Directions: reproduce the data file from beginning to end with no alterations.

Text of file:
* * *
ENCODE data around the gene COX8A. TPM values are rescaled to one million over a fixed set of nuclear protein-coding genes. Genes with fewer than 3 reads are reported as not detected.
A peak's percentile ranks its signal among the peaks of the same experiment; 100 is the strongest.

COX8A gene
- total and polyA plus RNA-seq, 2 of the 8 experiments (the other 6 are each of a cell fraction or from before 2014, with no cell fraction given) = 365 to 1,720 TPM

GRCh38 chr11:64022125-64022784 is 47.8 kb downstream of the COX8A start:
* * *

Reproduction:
ENCODE data around the gene COX8A. TPM values are rescaled to one million over a fixed set of nuclear protein-coding genes. Genes with fewer than 3 reads are reported as not detected.
A peak's percentile ranks its signal among the peaks of the same experiment; 100 is the strongest.

COX8A gene
- total and polyA plus RNA-seq, 2 of the 8 experiments (the other 6 are each of a cell fraction or from before 2014, with no cell fraction given) = 365 to 1,720 TPM

GRCh38 chr11:64022125-64022784 is 47.8 kb downstream of the COX8A start: